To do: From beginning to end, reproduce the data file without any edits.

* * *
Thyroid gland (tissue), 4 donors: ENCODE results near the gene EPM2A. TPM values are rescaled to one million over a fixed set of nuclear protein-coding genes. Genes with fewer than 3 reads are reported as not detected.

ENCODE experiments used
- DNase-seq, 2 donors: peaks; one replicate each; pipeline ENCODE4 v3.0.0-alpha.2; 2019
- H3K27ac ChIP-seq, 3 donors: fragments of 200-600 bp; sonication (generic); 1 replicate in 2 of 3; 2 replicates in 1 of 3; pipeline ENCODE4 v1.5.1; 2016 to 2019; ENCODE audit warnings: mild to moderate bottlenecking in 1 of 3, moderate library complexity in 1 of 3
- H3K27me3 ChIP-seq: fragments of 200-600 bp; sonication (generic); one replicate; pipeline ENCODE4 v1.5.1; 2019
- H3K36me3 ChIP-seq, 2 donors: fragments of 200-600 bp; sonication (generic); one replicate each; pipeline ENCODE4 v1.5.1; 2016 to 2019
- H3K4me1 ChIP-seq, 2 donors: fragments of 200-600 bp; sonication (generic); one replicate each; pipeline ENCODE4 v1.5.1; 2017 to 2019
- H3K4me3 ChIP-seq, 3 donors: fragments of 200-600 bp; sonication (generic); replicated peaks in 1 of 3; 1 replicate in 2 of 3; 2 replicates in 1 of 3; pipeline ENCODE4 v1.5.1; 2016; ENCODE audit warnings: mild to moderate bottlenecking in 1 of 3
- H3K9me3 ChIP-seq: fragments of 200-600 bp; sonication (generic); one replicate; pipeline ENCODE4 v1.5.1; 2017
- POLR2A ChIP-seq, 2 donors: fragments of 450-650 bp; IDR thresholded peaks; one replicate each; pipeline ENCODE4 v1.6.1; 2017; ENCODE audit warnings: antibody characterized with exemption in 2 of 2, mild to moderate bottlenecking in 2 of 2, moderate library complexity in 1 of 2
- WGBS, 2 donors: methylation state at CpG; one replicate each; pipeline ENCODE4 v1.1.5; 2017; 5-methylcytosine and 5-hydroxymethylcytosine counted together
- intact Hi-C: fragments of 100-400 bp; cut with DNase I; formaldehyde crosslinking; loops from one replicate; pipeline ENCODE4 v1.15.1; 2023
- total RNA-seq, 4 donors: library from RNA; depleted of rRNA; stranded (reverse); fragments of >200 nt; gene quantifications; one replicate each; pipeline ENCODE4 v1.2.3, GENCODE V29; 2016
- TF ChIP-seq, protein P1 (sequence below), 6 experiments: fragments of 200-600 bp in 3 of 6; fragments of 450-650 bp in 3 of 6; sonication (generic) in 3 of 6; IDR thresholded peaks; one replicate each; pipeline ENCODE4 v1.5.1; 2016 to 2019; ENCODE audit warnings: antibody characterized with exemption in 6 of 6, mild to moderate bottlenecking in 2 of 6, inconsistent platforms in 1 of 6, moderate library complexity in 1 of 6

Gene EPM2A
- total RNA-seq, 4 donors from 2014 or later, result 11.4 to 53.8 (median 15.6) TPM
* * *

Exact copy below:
Thyroid gland (tissue), 4 donors: ENCODE results near the gene EPM2A. TPM values are rescaled to one million over a fixed set of nuclear protein-coding genes. Genes with fewer than 3 reads are reported as not detected.

ENCODE experiments used
- DNase-seq, 2 donors: peaks; one replicate each; pipeline ENCODE4 v3.0.0-alpha.2; 2019
- H3K27ac ChIP-seq, 3 donors: fragments of 200-600 bp; sonication (generic); 1 replicate in 2 of 3; 2 replicates in 1 of 3; pipeline ENCODE4 v1.5.1; 2016 to 2019; ENCODE audit warnings: mild to moderate bottlenecking in 1 of 3, moderate library complexity in 1 of 3
- H3K27me3 ChIP-seq: fragments of 200-600 bp; sonication (generic); one replicate; pipeline ENCODE4 v1.5.1; 2019
- H3K36me3 ChIP-seq, 2 donors: fragments of 200-600 bp; sonication (generic); one replicate each; pipeline ENCODE4 v1.5.1; 2016 to 2019
- H3K4me1 ChIP-seq, 2 donors: fragments of 200-600 bp; sonication (generic); one replicate each; pipeline ENCODE4 v1.5.1; 2017 to 2019
- H3K4me3 ChIP-seq, 3 donors: fragments of 200-600 bp; sonication (generic); replicated peaks in 1 of 3; 1 replicate in 2 of 3; 2 replicates in 1 of 3; pipeline ENCODE4 v1.5.1; 2016; ENCODE audit warnings: mild to moderate bottlenecking in 1 of 3
- H3K9me3 ChIP-seq: fragments of 200-600 bp; sonication (generic); one replicate; pipeline ENCODE4 v1.5.1; 2017
- POLR2A ChIP-seq, 2 donors: fragments of 450-650 bp; IDR thresholded peaks; one replicate each; pipeline ENCODE4 v1.6.1; 2017; ENCODE audit warnings: antibody characterized with exemption in 2 of 2, mild to moderate bottlenecking in 2 of 2, moderate library complexity in 1 of 2
- WGBS, 2 donors: methylation state at CpG; one replicate each; pipeline ENCODE4 v1.1.5; 2017; 5-methylcytosine and 5-hydroxymethylcytosine counted together
- intact Hi-C: fragments of 100-400 bp; cut with DNase I; formaldehyde crosslinking; loops from one replicate; pipeline ENCODE4 v1.15.1; 2023
- total RNA-seq, 4 donors: library from RNA; depleted of rRNA; stranded (reverse); fragments of >200 nt; gene quantifications; one replicate each; pipeline ENCODE4 v1.2.3, GENCODE V29; 2016
- TF ChIP-seq, protein P1 (sequence below), 6 experiments: fragments of 200-600 bp in 3 of 6; fragments of 450-650 bp in 3 of 6; sonication (generic) in 3 of 6; IDR thresholded peaks; one replicate each; pipeline ENCODE4 v1.5.1; 2016 to 2019; ENCODE audit warnings: antibody characterized with exemption in 6 of 6, mild to moderate bottlenecking in 2 of 6, inconsistent platforms in 1 of 6, moderate library complexity in 1 of 6

Gene EPM2A
- total RNA-seq, 4 donors from 2014 or later, result 11.4 to 53.8 (median 15.6) TPM